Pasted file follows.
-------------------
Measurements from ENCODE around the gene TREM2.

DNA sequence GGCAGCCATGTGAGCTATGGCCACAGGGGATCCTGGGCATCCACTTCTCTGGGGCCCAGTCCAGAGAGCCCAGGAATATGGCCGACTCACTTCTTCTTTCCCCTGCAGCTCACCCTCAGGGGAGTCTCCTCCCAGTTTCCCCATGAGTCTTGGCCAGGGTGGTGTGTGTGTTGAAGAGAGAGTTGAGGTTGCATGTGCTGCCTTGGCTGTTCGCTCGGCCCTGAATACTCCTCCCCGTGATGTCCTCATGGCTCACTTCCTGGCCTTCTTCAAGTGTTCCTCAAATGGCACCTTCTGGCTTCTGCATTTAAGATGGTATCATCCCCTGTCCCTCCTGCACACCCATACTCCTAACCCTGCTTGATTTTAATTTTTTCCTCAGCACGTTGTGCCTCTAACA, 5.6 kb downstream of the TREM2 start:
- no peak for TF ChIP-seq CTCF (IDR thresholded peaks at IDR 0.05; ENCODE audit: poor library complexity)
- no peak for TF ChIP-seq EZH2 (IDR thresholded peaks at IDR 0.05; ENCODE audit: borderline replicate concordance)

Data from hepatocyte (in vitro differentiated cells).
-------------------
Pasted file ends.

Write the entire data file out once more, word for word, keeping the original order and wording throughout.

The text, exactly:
Measurements from ENCODE around the gene TREM2.

DNA sequence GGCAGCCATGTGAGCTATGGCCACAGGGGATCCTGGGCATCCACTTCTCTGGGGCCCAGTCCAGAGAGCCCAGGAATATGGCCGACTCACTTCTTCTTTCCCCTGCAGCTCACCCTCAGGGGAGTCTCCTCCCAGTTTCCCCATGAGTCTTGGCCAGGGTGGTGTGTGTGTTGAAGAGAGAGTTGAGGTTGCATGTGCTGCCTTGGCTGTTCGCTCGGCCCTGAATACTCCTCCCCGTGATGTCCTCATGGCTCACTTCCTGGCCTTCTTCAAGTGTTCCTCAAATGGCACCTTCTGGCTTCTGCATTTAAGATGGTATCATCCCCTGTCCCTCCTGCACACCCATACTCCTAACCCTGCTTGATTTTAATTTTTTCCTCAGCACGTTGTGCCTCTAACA, 5.6 kb downstream of the TREM2 start:
- no peak for TF ChIP-seq CTCF (IDR thresholded peaks at IDR 0.05; ENCODE audit: poor library complexity)
- no peak for TF ChIP-seq EZH2 (IDR thresholded peaks at IDR 0.05; ENCODE audit: borderline replicate concordance)

Data from hepatocyte (in vitro differentiated cells).